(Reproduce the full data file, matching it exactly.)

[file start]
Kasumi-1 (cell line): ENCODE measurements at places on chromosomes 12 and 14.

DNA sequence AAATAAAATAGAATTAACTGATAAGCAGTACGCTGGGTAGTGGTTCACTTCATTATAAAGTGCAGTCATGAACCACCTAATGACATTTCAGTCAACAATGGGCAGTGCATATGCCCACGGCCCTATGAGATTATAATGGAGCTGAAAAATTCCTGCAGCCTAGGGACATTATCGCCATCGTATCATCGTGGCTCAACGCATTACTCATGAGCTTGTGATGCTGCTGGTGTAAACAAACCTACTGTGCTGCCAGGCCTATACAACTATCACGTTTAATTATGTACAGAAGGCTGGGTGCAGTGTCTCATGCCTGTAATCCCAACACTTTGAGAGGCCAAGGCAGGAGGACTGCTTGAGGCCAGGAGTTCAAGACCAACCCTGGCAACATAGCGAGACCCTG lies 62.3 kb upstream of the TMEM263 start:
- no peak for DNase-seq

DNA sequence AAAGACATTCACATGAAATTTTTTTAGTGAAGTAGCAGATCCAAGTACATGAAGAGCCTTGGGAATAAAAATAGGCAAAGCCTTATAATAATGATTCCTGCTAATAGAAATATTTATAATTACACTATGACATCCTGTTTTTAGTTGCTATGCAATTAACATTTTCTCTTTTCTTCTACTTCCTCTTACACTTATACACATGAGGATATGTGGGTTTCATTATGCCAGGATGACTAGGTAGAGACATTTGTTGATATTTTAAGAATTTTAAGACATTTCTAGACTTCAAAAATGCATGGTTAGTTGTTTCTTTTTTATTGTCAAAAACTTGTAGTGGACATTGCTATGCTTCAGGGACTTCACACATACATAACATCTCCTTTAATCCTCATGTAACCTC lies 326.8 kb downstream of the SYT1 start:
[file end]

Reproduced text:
Kasumi-1 (cell line): ENCODE measurements at places on chromosomes 12 and 14.

DNA sequence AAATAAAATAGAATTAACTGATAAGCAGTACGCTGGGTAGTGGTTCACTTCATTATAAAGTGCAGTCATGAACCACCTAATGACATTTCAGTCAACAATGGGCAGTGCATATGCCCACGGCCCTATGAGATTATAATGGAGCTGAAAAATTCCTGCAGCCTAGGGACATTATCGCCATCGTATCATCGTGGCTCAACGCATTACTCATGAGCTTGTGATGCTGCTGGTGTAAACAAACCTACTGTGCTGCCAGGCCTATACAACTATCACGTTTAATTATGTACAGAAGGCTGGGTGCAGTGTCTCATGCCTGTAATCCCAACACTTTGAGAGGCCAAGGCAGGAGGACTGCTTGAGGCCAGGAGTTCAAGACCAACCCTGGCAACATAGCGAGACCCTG lies 62.3 kb upstream of the TMEM263 start:
- no peak for DNase-seq

DNA sequence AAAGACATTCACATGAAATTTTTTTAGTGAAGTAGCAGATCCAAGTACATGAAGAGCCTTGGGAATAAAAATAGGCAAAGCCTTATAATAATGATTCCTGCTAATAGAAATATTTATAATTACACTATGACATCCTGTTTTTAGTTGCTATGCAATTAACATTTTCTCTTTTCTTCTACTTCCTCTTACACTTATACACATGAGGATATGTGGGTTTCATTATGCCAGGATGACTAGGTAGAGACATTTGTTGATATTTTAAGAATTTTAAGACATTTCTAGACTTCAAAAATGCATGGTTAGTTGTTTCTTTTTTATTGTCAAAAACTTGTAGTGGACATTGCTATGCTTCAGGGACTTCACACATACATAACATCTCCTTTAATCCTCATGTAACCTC lies 326.8 kb downstream of the SYT1 start: